The European Court of Human Rights has upheld France’s ban on wearing full face veils in public. The case was brought by a young French woman who said stopping her wearing the niqab violated her freedom of religion and expression. VoR’s Carmen Cracknell reports.
The French law banning clothing concealing the face entered into force in 2011, and applies to any veil which would make it impossible to identify the person.
But the complainant took the case to the European Court, citing the right to respect for private life, and the right of freedom of thought, conscience and religion- Articles 8 and 9 respectively of the European Convention on Human Rights.
The European court said that the French law didn’t breach the Convention.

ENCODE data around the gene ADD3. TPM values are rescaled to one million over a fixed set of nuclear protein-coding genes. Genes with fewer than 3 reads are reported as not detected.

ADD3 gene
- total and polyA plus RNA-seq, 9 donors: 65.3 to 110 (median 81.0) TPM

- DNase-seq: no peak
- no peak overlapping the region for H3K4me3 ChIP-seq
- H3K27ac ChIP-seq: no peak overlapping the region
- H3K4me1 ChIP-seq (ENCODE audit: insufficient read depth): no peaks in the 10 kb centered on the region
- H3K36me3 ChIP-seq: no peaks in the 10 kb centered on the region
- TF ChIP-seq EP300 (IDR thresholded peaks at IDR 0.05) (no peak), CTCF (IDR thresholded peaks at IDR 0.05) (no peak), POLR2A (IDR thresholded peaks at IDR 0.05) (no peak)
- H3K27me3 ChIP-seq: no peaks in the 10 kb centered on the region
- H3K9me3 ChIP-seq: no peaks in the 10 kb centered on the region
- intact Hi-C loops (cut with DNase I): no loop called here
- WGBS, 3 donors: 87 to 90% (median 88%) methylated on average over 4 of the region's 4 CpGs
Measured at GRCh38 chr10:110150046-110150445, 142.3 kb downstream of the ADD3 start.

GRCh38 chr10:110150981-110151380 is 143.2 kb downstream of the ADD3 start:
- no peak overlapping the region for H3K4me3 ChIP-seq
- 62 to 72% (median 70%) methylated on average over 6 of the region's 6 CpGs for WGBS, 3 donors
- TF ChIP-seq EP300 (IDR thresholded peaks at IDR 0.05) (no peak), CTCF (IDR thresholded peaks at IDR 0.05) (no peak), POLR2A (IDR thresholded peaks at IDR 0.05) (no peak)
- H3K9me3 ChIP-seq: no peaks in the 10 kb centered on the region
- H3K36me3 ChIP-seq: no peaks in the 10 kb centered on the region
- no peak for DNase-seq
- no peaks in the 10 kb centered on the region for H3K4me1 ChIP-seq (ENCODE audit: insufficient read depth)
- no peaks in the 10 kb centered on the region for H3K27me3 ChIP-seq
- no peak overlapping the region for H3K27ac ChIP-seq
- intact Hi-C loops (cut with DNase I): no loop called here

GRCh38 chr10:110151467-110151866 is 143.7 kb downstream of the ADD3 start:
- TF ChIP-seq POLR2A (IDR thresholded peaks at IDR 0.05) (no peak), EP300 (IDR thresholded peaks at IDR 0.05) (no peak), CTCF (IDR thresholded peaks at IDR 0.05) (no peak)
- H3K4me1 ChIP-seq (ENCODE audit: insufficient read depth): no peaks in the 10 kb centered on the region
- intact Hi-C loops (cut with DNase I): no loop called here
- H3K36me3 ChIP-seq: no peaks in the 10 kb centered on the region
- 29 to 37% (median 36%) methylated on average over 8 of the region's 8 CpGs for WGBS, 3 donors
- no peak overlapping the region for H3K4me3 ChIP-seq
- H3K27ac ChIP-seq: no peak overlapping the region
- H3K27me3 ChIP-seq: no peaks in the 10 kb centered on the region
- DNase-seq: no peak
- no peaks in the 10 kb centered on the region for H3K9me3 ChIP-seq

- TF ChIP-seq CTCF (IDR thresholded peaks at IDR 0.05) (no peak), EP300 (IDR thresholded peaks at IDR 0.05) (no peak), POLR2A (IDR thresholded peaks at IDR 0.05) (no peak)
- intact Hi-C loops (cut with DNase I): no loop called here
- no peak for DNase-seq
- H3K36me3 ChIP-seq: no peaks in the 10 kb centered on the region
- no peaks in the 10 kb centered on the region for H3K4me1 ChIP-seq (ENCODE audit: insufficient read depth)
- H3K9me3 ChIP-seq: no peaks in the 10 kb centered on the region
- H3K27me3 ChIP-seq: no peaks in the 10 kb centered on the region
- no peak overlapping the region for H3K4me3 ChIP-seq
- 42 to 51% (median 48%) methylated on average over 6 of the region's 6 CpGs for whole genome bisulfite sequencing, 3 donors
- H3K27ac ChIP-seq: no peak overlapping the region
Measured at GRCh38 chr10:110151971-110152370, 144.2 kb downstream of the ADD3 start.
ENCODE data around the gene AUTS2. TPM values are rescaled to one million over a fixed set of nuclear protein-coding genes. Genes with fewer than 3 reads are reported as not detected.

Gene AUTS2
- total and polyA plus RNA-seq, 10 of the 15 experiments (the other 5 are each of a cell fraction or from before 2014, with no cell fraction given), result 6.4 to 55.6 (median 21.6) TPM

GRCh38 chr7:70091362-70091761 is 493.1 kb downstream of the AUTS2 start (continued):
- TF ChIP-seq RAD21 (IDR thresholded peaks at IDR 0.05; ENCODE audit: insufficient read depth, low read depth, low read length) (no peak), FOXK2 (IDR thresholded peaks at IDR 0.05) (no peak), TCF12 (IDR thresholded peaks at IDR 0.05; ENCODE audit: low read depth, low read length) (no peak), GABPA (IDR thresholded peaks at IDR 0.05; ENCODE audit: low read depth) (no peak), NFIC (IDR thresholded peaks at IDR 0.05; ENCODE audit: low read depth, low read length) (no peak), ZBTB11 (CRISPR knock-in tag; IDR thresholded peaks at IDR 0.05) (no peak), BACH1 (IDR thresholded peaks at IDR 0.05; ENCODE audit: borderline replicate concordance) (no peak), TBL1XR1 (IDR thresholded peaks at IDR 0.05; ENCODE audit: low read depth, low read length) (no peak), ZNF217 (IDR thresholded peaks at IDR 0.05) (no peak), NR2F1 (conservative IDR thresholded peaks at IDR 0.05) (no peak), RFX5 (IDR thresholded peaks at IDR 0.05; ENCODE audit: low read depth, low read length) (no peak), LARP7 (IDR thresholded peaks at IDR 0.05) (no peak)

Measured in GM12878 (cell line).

Franco-British journalist Myriam Francois-Cerrah said: “The rise of the far Right has meant that political Islam as a pawn in debates is consistently being raised. Muslims and Islam are represented as an intractable problem that needs to be resolved by the political class, feeding in to hostility towards Muslims and their symbols.”
While the French government maintained the law was important to safeguard secularism, Muslims in Europe see the banning of the veil as an attack on their human rights.
Arzu Merali, Head of Research at the Islamic Human Rights Commission said: “Whilst the courts had recognised in their judgement that a form of discrimination had taken place they felt it was reasonable. That sends out alarming messages about what it means to be a Muslim in Europe today.
“They seem to be shifting to a point where the value of human rights are no longer universal and there’s somehow a margin for discrimination. That sends out the message that some people are deemed to be more human than others. There’s an inequality in those human rights discourses and regimes.”